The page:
"Why are breast implant manufacturers not using their device registry to send updated health & safety information to warn women of Breast Implant Associated-Anaplastic Large Cell Lymphoma (ALCL)?"
Currently, the NWHN is trying to improve the standards of how devices and procedures get approved while stressing that women should be informed of the risks of procedures in a timely manner. We have consumer health information on silicone breast implants noting that the FDA has asked implant manufacturers to notify women receiving implants that they will need regular MRI exams to detect ruptures, but manufacturers are still failing to provide this warning.
There is a way you can take action and access this information. You can always refer to the FDA Adverse Event Reporting System (FAERS). The FAERS is a collection of case report files that present drug, reaction, and patient outcome information on any drug, device or procedure. It’s not a searchable database, but the FDA will send you a summary of a report for a product by sending them a Freedom of Information Act (FOIA) request. They have a link with instructions on how to compose the request and it can be mailed, faxed, or submitted online. The FDA also allows consumers to submit individual case safety reports and their site has instructions on how to do so. Feedback from consumers is a crucial part of giving the FDA information that will help women make decisions about their health. If you’ve had an adverse reaction to a device or procedure, don’t hesitate to make your voice heard.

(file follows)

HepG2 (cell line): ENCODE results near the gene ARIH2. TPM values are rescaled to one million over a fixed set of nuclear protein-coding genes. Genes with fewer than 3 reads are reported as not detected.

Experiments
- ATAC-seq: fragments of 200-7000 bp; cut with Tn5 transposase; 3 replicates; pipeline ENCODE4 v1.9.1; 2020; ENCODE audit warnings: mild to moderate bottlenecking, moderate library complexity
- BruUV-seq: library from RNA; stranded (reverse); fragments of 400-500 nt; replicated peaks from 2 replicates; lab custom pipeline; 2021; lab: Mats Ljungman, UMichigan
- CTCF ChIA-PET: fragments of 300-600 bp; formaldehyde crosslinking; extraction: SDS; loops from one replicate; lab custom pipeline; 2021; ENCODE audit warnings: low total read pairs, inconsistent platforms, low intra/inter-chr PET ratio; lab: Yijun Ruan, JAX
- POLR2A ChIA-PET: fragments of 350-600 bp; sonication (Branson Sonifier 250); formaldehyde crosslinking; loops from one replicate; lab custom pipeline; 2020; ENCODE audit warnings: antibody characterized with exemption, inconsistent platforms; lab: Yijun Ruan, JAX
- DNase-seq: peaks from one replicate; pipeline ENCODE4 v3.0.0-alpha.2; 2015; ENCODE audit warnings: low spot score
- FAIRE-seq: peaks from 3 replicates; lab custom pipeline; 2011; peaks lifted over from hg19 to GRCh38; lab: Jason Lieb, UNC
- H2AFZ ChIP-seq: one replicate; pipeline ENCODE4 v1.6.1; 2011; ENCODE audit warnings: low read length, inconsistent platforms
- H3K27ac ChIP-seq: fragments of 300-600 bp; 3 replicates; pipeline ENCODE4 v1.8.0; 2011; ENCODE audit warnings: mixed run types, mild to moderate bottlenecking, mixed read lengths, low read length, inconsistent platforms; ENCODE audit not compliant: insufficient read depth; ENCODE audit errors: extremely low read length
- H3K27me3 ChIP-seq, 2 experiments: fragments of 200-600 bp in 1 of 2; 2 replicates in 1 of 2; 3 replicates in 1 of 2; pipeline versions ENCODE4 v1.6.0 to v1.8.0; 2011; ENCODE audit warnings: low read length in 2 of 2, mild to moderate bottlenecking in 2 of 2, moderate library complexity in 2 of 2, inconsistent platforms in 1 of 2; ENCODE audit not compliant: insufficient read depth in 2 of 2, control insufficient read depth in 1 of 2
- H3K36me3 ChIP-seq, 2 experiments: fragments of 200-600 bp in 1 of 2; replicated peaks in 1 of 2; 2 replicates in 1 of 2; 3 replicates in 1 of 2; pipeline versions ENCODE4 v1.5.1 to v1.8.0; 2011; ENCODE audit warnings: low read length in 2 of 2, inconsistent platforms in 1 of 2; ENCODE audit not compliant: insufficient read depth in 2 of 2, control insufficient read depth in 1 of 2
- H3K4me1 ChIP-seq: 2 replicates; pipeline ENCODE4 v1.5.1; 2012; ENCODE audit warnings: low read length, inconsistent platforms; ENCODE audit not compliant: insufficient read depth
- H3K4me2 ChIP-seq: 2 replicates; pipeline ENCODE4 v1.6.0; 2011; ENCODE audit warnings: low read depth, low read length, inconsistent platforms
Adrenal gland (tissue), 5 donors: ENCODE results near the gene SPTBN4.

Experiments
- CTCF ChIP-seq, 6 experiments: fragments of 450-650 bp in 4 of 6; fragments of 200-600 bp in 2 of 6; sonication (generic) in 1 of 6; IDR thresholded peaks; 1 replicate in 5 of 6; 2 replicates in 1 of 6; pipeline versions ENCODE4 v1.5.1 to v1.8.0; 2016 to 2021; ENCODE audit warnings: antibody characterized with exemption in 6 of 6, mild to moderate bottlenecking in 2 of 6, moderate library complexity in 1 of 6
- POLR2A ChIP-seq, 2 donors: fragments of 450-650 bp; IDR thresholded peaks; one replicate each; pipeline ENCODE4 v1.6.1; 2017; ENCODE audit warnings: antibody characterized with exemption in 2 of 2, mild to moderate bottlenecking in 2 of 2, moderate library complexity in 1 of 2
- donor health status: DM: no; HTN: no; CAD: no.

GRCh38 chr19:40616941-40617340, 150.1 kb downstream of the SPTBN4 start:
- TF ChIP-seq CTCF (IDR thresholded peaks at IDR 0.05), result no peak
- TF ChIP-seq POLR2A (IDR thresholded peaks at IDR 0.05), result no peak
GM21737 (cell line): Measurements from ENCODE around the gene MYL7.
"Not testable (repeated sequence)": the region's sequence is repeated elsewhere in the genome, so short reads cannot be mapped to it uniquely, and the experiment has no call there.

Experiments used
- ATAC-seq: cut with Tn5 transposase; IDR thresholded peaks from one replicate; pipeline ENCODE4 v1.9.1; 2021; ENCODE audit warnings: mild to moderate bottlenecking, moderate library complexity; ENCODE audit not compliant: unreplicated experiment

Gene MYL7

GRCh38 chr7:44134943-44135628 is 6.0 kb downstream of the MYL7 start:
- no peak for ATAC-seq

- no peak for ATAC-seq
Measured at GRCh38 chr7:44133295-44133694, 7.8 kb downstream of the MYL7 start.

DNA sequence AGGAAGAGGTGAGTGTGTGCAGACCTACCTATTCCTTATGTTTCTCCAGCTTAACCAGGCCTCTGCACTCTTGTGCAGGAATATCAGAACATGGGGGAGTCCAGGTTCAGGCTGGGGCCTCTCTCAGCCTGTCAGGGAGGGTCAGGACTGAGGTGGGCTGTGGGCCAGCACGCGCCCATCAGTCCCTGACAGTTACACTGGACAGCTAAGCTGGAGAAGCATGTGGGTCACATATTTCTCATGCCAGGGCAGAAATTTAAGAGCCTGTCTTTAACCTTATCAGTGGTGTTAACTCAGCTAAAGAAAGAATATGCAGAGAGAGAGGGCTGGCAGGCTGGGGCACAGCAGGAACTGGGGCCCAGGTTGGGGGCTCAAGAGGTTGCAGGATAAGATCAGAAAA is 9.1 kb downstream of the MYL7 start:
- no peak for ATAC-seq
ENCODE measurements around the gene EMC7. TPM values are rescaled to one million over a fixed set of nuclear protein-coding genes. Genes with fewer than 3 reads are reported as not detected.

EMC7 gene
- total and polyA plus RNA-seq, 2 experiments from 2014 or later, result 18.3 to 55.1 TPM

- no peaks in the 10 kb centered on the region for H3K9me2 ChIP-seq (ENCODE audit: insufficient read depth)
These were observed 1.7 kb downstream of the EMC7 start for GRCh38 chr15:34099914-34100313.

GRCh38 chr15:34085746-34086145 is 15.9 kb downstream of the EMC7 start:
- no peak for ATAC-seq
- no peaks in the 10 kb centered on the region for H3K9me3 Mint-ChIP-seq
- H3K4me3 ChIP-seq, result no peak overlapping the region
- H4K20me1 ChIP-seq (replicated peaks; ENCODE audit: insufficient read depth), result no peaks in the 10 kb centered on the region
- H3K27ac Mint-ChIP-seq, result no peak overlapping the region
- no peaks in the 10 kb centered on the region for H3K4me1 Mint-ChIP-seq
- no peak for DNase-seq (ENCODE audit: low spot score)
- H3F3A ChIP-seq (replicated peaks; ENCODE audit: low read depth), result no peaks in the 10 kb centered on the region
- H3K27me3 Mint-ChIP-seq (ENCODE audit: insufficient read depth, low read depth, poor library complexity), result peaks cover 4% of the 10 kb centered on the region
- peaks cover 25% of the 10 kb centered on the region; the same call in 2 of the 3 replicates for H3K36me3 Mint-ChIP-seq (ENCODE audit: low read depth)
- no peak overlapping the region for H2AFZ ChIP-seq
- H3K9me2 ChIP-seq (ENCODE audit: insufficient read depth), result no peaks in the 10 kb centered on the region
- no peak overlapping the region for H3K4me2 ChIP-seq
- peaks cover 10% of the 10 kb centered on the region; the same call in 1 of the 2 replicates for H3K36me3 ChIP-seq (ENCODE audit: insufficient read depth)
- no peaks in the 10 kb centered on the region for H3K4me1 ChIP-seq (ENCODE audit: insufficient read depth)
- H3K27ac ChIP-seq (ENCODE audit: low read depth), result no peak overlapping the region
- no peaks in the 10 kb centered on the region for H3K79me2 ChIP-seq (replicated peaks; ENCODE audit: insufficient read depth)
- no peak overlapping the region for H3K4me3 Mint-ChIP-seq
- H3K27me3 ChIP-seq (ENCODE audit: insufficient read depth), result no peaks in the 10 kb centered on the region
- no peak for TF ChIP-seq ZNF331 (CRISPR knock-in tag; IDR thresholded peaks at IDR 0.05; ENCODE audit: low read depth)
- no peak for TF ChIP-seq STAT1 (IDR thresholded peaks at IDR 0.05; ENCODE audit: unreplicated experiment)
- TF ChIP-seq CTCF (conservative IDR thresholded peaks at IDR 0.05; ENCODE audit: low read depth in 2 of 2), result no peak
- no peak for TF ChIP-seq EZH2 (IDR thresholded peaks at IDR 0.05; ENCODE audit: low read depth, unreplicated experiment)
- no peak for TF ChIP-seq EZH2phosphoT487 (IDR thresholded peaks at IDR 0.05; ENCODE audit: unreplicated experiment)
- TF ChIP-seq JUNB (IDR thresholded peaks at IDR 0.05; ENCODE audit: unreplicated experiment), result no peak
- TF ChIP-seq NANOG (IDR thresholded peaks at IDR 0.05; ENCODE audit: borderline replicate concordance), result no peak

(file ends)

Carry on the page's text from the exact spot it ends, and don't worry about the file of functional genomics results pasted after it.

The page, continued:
The current information about breast implants and ALCL conclude that there is a low but increased risk of developing this cancer from implants. In 2011, the FDA found 60 cases of ALCL out of 5-10 million women with breast implants and they now have a current estimate of 100-250 known cases. A study done by the National Cancer Institute (NCI) showed that women who had implants for seven years had a 21% increase of risk for cancer when compared with women around the same age, but the type of cancer was not exclusive to ALCL. The NWHN’s position is that silicone breast implants have not been proven to be safe for long-term use and we will continue to push for the FDA to crack down on implant manufacturers resisting long-term studies on their devices.
See the NWHN’s Consumer Health Info on breast implants for more information on the risks and safety of silicone breast implants. The FDA also provides information on breast implants and ALCL on their site under medical devices.
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